Diabetes And Your Skin

Diabetes And Your SkinDiabetes And Your Skin: It is estimated that at least one third of diabetics will suffer from a skin disorder following a diabetic diagnosis. Some suggest skin problems may be the first indicator to a primary physician that there may be an issue greater than a dermatological disorder.

Bacterial and fungal issues are a fairly common issue for diabetics, but the skin disorders do not stop there. Itching of the lower legs is another common issue diabetics face. This is typically the result of problems with circulation and can often be remedied with skin cream.

A Blood Vessel Top Three
There are three primary skin disorders that affect diabetics and each stem from issues related to alterations in the smallest blood vessels of the legs.

  • Necrobiosis Lipoidica Diabeticorum. It is often diabetic women who will develop this condition. Raised blood vessels create sore red bumps on the legs that may develop into a scab-like area. As long as the skin does not break open no medical care may be required.
  • Diabetic Dermopathy. Similar to age spots in appearance these flaky patches do not itch and require no treatment.
  • Atherosclerosis. Legs that are shiny and have no hair are hallmarks of this skin disorder. It is caused by thickening arteries in the legs of diabetics. Since circulation is a problem for diabetics there are fewer infection fighting white cells to ward off potential problems. Feet tend to become cold and patients often discover changes to their toenails.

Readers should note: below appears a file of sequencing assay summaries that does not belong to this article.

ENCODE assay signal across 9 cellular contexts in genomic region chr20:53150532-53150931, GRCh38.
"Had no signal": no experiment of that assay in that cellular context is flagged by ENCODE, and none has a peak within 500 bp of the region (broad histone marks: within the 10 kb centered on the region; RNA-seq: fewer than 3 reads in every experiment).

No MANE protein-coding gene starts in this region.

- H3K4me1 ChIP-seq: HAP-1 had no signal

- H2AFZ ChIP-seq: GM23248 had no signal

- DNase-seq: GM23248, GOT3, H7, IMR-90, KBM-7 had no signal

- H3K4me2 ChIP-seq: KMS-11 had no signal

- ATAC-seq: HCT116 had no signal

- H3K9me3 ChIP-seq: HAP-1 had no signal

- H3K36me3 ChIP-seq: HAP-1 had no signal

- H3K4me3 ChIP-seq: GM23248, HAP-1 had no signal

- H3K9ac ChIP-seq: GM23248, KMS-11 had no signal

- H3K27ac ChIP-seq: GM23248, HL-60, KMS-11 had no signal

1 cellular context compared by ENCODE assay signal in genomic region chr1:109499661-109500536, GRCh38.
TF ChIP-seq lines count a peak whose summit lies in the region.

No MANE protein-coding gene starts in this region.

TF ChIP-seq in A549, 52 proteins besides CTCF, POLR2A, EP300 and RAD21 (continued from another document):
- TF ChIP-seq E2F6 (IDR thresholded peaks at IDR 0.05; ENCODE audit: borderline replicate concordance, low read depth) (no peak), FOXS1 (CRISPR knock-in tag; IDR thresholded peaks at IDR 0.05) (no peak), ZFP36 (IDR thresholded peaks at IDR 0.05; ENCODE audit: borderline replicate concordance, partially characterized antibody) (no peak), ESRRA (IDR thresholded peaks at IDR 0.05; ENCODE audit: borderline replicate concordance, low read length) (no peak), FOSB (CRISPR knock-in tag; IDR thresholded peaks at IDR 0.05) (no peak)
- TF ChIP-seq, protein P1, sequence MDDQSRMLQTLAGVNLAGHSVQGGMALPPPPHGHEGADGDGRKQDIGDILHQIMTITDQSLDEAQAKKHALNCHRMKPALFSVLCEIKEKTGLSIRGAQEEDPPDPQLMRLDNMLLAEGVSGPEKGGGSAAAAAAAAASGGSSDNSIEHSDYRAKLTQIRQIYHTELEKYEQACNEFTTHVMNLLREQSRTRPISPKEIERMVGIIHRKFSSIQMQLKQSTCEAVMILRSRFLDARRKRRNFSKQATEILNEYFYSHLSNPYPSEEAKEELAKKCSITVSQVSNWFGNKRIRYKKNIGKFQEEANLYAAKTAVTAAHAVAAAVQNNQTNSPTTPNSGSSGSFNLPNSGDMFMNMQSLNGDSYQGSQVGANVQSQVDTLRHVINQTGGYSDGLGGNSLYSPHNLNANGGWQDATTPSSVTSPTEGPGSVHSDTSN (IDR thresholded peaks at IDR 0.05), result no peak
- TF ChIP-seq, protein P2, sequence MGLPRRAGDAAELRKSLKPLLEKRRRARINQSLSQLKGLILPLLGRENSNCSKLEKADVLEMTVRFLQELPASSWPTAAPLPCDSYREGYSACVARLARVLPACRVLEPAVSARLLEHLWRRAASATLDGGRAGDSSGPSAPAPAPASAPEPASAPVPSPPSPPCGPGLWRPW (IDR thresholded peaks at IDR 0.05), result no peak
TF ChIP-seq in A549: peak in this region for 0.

Other Skin Disorders
Most of the following skin issues are directly related to diabetes that is out of control. When patients get their blood sugar under control many of these issues tend to go away.

  • Acanthosis Nigricans. These darkened skin patches are generally found in diabetics who are overweight and can cause knuckles, elbows and knees to be affected. Weight loss is the best remedy.
  • Eruptive Xanthomatosis & Bullosis Diabeticorum. These are blisters that are not generally painful and will heal by themselves.
  • Disseminated Granuloma Annulare. May appear a bit like ring worm in either skin tone or various shades of red. Medication is required to manage this skin disorder.
  • Digital Sclerosis. A thickening and tightening of skin in Type 1 diabetics. In advanced cases can spread to other areas of the body causing stiff finger, knee or elbow joints.

Skin Care Tips
The American Diabetes Association provides some information on taking care of your skin when you also live with diabetes.

  • Keep skin clean and dry. Use talcum powder in areas where skin touches skin, such as armpits and groin.
  • Avoid very hot baths and showers. If your skin is dry, don’t use bubble baths. Moisturizing soaps may help. Afterward, use a standard skin lotion, but don’t put lotions between toes. The extra moisture there can encourage fungus to grow.
  • Prevent dry skin. Scratching dry or itchy skin can open it up and allow infection to set in. Moisturize your skin to prevent chapping, especially in cold or windy weather.
  • Treat cuts right away. Wash minor cuts with soap and water. Do not use Mercurochrome antiseptic, alcohol, or iodine to clean skin because they are too harsh. Only use an antibiotic cream or ointment if your doctor says it’s okay. Cover minor cuts with sterile gauze. See a doctor right away if you get a major cut, burn, or infection.
  • During cold, dry months, keep your home more humid. Bathe less during this weather, if possible.
  • Use mild shampoos. Do not use feminine hygiene sprays.
  • See a dermatologist (skin doctor) about skin problems if you are not able to solve them yourself.
  • Take good care of your feet. Check them every day for sores and cuts. Wear broad, flat shoes that fit well. Check your shoes for foreign objects before putting them on.